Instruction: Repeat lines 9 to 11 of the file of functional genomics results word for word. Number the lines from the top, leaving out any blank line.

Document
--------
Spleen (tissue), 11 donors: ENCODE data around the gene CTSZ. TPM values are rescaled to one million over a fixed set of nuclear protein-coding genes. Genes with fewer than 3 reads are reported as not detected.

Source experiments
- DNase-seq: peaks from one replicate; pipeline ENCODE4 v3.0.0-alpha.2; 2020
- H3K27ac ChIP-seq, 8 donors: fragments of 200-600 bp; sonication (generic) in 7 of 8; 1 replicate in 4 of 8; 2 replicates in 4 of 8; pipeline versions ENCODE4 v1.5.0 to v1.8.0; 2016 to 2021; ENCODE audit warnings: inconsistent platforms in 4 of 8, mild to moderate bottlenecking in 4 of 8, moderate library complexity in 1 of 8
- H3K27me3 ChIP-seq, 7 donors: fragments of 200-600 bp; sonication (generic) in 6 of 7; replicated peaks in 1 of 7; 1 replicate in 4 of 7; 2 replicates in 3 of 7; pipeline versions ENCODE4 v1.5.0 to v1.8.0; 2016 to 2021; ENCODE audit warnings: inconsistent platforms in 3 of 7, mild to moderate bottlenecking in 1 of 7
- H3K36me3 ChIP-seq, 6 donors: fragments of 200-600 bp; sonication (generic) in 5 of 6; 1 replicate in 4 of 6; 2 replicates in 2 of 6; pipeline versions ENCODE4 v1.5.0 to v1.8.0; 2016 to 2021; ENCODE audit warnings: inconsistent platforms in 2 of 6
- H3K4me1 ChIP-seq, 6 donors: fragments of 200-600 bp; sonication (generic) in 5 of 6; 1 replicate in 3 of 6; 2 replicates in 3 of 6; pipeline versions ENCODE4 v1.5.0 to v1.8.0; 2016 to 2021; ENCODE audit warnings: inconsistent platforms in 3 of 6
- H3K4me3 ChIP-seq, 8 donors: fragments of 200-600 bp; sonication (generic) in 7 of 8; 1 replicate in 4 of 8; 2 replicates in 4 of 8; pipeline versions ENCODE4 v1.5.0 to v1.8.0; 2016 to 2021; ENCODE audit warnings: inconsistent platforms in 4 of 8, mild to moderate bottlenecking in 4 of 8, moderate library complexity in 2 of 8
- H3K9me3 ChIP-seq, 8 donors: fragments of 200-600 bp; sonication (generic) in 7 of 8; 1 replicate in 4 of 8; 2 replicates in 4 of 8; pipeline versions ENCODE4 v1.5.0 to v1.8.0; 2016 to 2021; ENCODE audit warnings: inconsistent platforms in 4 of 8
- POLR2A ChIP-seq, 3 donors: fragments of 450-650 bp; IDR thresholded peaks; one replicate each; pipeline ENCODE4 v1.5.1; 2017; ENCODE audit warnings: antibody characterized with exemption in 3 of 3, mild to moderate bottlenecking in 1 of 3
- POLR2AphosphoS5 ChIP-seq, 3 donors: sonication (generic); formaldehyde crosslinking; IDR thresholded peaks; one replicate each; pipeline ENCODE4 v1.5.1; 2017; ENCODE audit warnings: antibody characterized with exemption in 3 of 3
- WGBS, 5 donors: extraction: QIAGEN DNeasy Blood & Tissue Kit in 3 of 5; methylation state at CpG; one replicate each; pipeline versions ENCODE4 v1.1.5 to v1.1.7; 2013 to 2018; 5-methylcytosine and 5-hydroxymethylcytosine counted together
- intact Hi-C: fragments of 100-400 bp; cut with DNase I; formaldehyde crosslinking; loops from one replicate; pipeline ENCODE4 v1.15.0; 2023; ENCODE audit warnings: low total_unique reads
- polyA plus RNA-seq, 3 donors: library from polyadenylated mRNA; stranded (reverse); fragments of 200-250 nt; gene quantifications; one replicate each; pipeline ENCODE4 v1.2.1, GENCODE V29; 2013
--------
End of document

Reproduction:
- H3K9me3 ChIP-seq, 8 donors: fragments of 200-600 bp; sonication (generic) in 7 of 8; 1 replicate in 4 of 8; 2 replicates in 4 of 8; pipeline versions ENCODE4 v1.5.0 to v1.8.0; 2016 to 2021; ENCODE audit warnings: inconsistent platforms in 4 of 8
- POLR2A ChIP-seq, 3 donors: fragments of 450-650 bp; IDR thresholded peaks; one replicate each; pipeline ENCODE4 v1.5.1; 2017; ENCODE audit warnings: antibody characterized with exemption in 3 of 3, mild to moderate bottlenecking in 1 of 3
- POLR2AphosphoS5 ChIP-seq, 3 donors: sonication (generic); formaldehyde crosslinking; IDR thresholded peaks; one replicate each; pipeline ENCODE4 v1.5.1; 2017; ENCODE audit warnings: antibody characterized with exemption in 3 of 3